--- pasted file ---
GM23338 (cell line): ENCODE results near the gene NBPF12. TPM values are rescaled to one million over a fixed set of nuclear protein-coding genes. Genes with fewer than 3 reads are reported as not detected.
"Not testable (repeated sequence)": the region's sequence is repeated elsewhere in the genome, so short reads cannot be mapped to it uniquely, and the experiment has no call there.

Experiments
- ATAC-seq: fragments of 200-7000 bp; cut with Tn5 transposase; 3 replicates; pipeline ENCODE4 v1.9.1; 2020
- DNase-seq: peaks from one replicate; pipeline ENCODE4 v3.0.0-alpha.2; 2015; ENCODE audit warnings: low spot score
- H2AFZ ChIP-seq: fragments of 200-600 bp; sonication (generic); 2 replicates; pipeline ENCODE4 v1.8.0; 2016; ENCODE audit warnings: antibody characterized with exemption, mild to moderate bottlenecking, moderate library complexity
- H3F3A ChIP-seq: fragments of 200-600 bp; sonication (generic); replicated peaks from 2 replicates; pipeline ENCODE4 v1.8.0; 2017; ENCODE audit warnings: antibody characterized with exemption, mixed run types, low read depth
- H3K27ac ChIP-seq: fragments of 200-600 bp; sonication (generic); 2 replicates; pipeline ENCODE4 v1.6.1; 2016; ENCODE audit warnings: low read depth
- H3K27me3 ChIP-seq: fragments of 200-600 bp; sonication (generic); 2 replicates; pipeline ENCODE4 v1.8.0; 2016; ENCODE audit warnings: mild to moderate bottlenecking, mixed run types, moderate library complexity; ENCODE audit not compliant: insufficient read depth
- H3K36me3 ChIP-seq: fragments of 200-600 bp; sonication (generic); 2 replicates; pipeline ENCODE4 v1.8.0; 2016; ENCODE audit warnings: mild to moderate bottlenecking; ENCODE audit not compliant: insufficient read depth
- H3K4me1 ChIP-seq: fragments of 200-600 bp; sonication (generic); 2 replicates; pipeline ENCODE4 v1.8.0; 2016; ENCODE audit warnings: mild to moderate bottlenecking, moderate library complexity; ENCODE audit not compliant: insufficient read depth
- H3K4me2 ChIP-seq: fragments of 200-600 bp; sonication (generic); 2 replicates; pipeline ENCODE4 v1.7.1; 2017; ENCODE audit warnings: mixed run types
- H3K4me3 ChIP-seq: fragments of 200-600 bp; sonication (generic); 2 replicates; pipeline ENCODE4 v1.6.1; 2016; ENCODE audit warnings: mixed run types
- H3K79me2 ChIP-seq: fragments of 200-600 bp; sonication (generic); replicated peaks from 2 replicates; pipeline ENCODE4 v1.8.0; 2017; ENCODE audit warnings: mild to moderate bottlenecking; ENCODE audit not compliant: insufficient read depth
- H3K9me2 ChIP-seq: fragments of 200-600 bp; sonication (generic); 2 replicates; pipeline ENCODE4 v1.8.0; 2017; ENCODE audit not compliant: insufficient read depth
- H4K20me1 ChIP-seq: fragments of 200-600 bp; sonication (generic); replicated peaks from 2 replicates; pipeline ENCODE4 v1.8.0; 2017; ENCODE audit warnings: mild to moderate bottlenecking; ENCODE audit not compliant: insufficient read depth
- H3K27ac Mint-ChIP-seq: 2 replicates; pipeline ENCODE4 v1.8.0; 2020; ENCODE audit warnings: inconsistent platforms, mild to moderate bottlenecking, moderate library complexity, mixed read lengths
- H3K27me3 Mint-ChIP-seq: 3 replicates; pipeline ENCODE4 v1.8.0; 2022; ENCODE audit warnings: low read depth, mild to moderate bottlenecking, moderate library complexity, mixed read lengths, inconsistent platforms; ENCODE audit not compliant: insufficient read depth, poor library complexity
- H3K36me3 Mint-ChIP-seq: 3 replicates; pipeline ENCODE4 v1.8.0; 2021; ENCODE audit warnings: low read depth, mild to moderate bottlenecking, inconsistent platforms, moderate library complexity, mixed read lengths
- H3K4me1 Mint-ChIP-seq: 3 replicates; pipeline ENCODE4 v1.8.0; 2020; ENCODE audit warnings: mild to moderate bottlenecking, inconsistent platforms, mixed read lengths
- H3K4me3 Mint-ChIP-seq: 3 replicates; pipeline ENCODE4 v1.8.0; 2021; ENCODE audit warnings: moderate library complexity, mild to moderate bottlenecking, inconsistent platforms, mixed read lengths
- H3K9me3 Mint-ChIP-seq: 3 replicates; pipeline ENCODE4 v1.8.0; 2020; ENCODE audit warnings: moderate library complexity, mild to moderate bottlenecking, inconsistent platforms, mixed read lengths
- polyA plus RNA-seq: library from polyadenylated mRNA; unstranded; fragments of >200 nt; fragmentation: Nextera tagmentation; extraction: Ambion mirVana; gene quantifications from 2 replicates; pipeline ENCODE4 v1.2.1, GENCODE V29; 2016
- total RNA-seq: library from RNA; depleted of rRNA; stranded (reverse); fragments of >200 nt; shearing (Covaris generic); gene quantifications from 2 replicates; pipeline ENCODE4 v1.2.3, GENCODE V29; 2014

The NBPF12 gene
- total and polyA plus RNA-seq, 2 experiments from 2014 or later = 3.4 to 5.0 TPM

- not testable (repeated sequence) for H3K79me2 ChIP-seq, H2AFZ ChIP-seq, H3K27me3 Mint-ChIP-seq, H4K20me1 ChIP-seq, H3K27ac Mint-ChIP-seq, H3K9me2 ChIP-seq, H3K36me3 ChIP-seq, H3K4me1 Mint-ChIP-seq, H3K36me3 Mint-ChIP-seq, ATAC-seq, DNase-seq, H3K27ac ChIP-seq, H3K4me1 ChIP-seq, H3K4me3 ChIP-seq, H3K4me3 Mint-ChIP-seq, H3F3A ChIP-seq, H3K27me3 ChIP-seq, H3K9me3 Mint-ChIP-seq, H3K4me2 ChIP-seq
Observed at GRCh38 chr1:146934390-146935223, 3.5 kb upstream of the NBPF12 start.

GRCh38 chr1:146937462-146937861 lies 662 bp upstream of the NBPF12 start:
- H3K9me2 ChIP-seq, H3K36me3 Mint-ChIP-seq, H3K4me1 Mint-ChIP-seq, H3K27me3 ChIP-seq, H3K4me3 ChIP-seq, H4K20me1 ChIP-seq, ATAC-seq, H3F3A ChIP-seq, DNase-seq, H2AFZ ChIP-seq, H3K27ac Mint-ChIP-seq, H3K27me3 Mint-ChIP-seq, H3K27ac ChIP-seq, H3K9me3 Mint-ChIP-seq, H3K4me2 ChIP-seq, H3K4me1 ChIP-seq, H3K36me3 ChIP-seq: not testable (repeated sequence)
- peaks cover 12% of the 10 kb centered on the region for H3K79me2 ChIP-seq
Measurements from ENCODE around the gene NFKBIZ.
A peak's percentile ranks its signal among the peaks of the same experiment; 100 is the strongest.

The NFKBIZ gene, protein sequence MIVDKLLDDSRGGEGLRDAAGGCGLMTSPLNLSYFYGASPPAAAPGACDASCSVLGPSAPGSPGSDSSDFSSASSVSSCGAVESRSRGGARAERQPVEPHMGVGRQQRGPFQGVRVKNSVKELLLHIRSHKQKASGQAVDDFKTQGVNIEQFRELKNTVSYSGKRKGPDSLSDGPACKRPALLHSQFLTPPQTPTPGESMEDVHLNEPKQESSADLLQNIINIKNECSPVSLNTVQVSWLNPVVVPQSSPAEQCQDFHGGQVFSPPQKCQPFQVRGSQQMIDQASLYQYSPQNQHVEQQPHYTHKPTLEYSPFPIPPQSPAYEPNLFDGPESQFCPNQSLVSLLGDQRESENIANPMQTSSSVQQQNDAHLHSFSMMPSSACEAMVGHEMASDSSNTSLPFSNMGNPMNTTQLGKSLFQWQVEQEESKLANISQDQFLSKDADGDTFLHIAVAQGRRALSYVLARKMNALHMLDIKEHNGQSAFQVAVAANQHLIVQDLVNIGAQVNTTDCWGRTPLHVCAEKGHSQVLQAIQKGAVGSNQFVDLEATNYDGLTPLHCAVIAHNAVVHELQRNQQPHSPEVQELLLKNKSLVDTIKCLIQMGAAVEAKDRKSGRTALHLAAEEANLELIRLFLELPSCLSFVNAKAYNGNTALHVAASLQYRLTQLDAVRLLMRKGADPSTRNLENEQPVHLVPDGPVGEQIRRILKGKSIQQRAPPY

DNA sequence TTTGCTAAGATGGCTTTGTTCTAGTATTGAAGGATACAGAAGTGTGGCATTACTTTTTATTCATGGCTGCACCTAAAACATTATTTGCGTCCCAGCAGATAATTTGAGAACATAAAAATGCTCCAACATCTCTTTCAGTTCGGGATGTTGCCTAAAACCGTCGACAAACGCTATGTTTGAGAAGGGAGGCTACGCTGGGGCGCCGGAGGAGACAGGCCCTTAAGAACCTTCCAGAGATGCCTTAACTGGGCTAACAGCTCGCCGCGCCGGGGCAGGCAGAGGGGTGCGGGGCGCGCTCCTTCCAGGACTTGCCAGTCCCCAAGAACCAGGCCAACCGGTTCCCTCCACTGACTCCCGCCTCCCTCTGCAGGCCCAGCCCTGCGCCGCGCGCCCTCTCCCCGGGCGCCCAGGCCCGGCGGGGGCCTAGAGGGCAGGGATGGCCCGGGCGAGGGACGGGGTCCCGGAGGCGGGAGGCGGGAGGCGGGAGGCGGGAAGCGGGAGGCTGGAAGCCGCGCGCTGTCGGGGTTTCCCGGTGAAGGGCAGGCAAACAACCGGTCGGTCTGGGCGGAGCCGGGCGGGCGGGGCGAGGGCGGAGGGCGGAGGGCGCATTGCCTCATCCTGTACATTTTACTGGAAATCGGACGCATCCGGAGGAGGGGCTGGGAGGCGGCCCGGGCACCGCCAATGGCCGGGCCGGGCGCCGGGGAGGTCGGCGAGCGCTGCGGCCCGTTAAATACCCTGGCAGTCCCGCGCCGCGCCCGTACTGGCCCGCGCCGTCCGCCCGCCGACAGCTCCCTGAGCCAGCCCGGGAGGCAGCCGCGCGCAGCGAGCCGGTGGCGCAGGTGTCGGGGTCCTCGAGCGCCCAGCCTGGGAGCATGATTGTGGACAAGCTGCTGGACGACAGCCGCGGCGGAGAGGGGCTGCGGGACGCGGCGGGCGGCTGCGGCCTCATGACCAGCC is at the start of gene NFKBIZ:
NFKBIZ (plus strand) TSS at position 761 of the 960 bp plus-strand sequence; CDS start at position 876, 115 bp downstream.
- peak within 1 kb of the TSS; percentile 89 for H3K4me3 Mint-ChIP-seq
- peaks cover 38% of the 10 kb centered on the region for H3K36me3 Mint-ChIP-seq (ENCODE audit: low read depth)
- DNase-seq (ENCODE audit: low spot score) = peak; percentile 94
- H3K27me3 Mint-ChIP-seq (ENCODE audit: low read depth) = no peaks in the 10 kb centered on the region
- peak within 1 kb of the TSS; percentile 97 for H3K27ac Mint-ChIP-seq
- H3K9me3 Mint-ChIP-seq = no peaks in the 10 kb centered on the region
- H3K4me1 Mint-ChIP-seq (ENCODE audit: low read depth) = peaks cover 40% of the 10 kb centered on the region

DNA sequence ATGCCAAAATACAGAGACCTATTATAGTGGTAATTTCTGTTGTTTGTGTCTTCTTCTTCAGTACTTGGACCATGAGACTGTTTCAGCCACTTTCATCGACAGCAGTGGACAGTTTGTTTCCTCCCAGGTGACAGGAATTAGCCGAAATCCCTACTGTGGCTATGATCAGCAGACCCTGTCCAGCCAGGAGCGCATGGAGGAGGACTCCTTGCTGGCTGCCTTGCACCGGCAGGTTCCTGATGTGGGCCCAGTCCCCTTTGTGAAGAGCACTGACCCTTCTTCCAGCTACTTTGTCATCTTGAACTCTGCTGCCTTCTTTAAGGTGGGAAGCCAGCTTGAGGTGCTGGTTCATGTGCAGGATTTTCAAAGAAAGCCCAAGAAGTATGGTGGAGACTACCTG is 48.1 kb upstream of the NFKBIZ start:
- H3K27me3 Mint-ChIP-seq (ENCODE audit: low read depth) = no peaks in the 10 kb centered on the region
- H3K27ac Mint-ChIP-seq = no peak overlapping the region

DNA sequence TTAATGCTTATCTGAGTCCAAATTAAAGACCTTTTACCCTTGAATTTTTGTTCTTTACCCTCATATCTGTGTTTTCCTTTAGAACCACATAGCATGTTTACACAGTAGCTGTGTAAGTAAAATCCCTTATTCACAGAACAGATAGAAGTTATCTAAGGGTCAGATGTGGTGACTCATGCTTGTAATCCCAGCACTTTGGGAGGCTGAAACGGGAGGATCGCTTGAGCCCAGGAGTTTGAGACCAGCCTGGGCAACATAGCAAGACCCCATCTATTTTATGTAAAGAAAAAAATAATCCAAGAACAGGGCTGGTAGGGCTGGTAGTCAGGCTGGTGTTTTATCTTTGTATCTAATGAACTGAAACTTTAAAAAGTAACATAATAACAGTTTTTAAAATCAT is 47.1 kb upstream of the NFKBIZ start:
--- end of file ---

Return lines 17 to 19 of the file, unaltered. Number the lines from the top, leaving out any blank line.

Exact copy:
- H3K27ac Mint-ChIP-seq: 2 replicates; pipeline ENCODE4 v1.8.0; 2020; ENCODE audit warnings: inconsistent platforms, mild to moderate bottlenecking, moderate library complexity, mixed read lengths
- H3K27me3 Mint-ChIP-seq: 3 replicates; pipeline ENCODE4 v1.8.0; 2022; ENCODE audit warnings: low read depth, mild to moderate bottlenecking, moderate library complexity, mixed read lengths, inconsistent platforms; ENCODE audit not compliant: insufficient read depth, poor library complexity
- H3K36me3 Mint-ChIP-seq: 3 replicates; pipeline ENCODE4 v1.8.0; 2021; ENCODE audit warnings: low read depth, mild to moderate bottlenecking, inconsistent platforms, moderate library complexity, mixed read lengths